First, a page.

how i got this baby

The Mom Who Had 3 Babies With Cystic Fibrosis

Illustration: Palesa Monareng

Because no two paths to parenthood look the same, “How I Got This Baby” is a series that invites parents to share their stories.

Californians Michaela and Jacob were elated when, six years ago, they learned Michaela was pregnant with their first baby. Michaela, then 25, had a degree in health science and hoped to go back to school to become a nurse. Jacob, 26, was an almond farmer but planned to pivot in a few years to become a police officer. But first, they both wanted to start a big family.

The pregnancy went smoothly until the 24th week, when Michaela noticed the baby didn’t seem to be moving as much. Nervous, she called her obstetrician, who told her to come in for an ultrasound. “After the test, my husband and I met with the doctor in his office, and he said the baby looked okay, but he saw something in his stomach,” Michaela says. “He didn’t seem worried. But he wanted me to go to Stanford Health’s satellite care center in Modesto to follow up with a maternal fetal medicine specialist for a second look.”

The Stanford physician performed a second ultrasound, which led to a discovery: Their unborn child had a twist and obstruction in his bowel, which was a sign of cystic fibrosis (CF), an incurable disease caused by a recessive gene mutation in both parents. CF prevents the body from breaking down sticky mucus, which can lead to dangerous complications, including premature death. (The average life expectancy for people with CF who reach adulthood is 44.) 

“The blockage was a sign of CF, but the doctor said it wasn’t definitive; my husband and I would need genetic testing to see if we carried CF gene mutations to confirm he had it,” says Michaela. Neither Michaela nor her husband had cystic fibrosis, and no one in their families did either, so the couple clung tightly to the slight chance the blockage was related to something else. But soon, their own genetic testing revealed the harrowing truth. “I found out about my mutation first, and then my husband learned about his,” she says. “I broke down and cried. I was a first-time parent, so I was already nervous. We were really worried about the baby.”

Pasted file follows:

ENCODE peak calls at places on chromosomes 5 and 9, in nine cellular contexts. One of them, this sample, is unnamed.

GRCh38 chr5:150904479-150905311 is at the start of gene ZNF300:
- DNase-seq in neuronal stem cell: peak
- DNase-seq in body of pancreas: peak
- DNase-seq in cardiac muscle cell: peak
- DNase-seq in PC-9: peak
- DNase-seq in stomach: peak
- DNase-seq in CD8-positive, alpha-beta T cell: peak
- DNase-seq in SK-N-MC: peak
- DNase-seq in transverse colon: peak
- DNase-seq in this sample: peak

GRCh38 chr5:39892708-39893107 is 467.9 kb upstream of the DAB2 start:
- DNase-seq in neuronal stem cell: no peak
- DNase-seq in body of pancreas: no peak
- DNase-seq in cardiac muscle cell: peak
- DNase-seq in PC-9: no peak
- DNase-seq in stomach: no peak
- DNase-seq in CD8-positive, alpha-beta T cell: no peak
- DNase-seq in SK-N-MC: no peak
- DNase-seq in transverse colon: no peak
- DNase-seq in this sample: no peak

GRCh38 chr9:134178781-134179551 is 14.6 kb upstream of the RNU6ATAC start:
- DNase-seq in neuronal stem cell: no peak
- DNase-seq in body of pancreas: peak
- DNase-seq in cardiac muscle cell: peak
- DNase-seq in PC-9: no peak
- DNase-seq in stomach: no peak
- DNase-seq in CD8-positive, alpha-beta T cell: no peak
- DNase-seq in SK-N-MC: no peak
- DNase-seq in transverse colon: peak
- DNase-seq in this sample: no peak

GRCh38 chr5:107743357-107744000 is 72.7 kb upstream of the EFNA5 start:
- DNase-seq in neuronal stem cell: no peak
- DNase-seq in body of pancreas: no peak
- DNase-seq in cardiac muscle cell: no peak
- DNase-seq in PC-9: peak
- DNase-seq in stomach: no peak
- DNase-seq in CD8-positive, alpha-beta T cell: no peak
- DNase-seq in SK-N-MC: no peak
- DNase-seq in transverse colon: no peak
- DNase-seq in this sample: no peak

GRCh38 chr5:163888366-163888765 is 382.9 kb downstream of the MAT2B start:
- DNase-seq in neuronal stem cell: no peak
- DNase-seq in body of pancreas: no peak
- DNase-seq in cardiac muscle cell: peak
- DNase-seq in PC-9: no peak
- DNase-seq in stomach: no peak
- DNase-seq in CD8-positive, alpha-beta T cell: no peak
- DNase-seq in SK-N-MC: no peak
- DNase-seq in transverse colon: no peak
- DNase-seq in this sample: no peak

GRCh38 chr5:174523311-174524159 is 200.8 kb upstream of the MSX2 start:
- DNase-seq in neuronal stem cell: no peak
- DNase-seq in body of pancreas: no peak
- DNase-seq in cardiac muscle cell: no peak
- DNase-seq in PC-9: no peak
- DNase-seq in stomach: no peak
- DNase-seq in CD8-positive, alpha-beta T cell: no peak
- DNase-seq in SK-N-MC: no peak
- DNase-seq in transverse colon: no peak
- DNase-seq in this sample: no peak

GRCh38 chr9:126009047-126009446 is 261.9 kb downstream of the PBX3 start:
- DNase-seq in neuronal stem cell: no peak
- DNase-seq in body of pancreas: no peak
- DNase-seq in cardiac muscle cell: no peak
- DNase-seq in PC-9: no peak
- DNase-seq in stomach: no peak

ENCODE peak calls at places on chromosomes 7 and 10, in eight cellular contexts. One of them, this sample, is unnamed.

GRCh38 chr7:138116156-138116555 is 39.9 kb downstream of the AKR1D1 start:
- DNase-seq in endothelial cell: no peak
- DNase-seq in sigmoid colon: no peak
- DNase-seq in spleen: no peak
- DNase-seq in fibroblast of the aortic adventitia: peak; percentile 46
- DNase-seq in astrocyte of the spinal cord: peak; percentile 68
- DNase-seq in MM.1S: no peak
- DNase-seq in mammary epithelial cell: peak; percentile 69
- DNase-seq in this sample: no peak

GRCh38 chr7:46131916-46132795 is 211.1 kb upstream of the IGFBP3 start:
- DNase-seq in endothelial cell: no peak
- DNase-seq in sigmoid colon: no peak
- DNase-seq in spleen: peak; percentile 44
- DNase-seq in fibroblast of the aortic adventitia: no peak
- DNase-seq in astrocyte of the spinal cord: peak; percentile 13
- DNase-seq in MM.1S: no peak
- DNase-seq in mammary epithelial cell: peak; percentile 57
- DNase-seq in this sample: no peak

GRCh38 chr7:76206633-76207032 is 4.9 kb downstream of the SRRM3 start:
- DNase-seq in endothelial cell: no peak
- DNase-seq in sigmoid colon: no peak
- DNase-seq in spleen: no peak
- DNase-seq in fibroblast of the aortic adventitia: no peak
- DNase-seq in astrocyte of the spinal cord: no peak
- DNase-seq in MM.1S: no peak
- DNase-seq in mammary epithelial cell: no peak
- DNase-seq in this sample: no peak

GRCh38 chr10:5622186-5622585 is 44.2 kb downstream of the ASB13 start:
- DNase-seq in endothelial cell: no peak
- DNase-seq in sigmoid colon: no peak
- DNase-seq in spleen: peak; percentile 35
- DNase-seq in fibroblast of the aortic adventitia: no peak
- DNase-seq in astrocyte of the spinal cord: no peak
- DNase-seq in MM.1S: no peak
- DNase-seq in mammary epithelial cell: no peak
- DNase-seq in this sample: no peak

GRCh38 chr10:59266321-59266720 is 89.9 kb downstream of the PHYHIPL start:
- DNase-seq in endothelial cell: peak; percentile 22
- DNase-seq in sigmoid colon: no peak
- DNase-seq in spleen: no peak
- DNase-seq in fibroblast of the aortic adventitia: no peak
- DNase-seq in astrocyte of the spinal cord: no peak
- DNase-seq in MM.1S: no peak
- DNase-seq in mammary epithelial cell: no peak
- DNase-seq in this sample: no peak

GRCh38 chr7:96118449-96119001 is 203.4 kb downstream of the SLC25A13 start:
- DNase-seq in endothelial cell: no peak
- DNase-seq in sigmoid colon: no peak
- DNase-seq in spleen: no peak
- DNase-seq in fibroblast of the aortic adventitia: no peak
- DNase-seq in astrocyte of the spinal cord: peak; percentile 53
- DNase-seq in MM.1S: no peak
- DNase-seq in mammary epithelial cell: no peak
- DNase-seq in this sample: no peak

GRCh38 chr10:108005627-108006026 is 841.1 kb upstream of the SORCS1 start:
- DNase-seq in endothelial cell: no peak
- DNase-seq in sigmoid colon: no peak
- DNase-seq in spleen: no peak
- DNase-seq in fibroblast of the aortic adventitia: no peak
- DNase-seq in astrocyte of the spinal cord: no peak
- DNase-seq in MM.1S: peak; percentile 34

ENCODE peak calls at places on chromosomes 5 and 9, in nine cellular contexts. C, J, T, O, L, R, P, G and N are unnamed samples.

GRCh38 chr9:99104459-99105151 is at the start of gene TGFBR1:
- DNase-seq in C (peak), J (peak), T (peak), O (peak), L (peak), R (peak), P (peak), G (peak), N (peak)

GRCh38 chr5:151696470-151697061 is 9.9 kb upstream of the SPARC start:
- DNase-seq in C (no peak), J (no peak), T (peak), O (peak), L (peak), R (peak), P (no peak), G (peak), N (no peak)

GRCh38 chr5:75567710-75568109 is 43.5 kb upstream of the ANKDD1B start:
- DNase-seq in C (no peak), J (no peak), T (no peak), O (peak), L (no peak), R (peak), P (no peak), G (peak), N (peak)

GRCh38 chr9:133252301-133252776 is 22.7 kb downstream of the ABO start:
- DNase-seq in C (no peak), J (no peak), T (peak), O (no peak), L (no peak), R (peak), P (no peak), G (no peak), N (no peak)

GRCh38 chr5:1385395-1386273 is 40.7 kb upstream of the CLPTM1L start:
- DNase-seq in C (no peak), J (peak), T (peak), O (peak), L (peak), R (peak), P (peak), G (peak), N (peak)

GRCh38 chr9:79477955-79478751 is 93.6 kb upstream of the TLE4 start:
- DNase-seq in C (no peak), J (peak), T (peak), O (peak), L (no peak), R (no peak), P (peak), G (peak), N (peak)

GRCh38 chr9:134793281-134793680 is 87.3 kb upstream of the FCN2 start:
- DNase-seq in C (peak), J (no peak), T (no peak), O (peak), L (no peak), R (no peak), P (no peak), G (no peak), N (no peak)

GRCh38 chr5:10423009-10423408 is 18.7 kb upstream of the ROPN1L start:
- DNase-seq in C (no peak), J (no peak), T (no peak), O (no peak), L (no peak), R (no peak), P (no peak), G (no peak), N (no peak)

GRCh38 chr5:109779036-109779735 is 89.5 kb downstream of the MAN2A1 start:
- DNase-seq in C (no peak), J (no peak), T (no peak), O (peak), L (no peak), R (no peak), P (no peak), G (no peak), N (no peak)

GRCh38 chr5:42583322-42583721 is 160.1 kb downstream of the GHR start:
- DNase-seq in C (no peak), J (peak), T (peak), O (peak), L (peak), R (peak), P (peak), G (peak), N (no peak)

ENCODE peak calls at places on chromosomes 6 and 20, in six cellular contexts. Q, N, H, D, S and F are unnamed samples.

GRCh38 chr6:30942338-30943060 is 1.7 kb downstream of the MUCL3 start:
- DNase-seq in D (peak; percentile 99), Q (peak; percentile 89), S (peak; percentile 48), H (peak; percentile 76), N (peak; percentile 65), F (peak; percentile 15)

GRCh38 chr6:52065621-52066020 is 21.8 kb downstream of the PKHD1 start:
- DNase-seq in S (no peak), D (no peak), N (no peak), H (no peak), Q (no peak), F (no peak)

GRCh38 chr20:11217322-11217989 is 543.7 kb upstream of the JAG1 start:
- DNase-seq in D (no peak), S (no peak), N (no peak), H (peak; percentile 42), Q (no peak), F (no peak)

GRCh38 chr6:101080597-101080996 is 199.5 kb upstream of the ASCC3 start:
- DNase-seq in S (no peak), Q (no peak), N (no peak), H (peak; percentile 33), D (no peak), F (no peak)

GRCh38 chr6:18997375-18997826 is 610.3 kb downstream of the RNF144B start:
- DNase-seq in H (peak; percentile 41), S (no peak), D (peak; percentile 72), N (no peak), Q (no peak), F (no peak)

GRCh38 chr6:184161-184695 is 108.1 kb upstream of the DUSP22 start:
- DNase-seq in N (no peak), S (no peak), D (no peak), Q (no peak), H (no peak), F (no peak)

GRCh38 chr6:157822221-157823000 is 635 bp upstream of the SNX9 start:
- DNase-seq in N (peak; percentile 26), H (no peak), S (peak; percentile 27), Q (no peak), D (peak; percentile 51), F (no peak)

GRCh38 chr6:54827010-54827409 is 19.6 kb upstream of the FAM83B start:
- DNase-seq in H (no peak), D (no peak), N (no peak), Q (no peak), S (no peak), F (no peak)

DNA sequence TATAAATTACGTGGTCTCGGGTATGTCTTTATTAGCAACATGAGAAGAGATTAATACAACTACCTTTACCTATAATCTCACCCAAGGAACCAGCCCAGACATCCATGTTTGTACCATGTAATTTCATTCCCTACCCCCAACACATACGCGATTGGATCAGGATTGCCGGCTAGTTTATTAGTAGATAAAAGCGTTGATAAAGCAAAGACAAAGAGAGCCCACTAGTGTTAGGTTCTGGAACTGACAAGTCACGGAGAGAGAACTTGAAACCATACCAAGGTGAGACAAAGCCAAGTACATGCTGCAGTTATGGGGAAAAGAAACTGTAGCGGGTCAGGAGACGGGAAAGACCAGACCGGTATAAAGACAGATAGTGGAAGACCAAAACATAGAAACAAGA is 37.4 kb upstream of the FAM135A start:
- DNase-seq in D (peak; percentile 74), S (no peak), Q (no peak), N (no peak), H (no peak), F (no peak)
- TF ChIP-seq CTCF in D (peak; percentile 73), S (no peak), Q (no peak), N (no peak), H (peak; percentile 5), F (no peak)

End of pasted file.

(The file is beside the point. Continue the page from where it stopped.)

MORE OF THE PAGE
Michaela shares how she and Jacob came to terms with their genetics, how they grappled with their first two children’s traumatic births and infancies, and how an experimental therapy allowed her to protect her third baby with CF from the same precarious delivery and babyhood.

On adjusting to their first baby’s diagnosis

For the first couple of weeks after we learned our baby had CF, I felt like I was walking around with a brick on my chest. We hadn’t gotten the whole breakdown yet about what life with CF was going to be like. The doctor told us not to Google, but we did it anyway. I’d search the internet and bawl.

I started having weekly ultrasounds, which weirdly gave me less anxiety because I got to see the baby all the time. They were checking him every week to monitor the size of the blockage and make sure he didn’t have an abruption in his bowel, which would be an emergency situation. I also had two MRIs, at 28 and 32 weeks, so they could get a closer look. We knew the baby was going to need surgery to correct the bowel as soon as he was born. Stanford has a world-class cystic fibrosis center, so we decided I would deliver there.